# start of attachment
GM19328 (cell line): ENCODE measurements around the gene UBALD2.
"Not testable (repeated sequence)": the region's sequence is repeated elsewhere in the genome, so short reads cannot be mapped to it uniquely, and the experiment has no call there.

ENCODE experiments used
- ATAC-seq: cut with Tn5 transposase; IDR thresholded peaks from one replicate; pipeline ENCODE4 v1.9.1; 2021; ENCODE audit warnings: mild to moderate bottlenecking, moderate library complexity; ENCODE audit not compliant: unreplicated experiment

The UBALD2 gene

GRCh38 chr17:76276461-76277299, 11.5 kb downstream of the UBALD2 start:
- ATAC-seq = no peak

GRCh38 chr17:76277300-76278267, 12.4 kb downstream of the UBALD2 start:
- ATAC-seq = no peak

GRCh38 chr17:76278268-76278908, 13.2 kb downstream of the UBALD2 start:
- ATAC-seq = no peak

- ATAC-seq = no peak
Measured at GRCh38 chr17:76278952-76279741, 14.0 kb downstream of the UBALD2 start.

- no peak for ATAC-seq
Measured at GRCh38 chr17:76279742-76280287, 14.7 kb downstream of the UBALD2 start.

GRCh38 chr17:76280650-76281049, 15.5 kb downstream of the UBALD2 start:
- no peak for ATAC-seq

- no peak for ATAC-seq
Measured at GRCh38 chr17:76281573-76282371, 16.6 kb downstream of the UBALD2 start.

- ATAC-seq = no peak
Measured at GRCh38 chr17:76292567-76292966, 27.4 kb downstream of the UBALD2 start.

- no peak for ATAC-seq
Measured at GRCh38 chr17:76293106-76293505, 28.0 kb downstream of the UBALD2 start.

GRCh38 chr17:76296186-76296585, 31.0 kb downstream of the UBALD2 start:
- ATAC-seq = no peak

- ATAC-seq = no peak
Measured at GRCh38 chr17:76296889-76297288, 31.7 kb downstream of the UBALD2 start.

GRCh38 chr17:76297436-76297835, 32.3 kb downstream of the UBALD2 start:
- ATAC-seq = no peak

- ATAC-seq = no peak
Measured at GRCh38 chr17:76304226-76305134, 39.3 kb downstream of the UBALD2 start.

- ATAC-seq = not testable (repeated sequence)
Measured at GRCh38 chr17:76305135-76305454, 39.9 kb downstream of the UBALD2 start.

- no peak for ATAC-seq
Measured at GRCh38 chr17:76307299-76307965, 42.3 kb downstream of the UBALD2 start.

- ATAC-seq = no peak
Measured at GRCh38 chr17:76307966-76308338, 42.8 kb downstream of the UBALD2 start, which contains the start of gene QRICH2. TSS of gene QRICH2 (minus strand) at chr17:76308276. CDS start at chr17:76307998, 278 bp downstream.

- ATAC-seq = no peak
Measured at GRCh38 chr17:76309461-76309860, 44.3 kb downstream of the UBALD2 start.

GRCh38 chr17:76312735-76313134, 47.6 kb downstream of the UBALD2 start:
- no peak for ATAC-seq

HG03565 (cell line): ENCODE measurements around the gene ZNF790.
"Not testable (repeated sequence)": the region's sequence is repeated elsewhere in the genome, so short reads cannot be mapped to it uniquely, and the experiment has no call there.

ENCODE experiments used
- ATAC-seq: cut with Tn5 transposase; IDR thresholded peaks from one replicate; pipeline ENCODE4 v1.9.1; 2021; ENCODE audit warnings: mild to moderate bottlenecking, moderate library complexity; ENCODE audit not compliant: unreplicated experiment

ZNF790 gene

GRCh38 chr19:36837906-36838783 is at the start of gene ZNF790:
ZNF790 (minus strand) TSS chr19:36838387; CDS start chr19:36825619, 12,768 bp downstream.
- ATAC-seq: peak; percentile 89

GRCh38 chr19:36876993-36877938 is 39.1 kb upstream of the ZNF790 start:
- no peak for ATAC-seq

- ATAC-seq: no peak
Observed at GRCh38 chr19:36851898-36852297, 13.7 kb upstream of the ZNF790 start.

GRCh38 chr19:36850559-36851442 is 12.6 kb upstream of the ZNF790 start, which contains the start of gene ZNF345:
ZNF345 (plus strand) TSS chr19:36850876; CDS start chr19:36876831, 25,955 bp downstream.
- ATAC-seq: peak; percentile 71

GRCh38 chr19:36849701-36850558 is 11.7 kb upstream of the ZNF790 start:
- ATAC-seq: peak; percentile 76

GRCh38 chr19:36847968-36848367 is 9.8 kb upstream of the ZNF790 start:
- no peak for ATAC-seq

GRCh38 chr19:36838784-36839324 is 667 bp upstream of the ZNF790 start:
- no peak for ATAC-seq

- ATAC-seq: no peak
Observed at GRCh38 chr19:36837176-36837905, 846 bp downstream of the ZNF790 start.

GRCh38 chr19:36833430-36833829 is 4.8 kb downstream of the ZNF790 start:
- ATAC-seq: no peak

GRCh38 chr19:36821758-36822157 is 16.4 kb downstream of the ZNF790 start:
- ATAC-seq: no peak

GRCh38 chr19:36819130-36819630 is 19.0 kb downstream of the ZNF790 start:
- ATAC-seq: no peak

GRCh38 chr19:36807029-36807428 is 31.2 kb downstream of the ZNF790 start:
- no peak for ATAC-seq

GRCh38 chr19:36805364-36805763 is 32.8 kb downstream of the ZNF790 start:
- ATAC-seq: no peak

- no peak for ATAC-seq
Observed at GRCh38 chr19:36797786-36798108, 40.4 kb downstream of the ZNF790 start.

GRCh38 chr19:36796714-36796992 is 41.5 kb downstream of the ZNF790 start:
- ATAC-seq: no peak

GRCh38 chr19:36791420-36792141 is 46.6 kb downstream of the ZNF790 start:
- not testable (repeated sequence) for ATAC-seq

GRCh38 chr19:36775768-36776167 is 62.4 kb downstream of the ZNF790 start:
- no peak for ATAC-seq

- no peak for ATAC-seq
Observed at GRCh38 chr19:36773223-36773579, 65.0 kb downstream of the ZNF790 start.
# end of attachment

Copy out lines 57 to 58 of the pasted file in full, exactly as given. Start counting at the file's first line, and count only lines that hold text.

GRCh38 chr19:36849701-36850558 is 11.7 kb upstream of the ZNF790 start:
- ATAC-seq: peak; percentile 76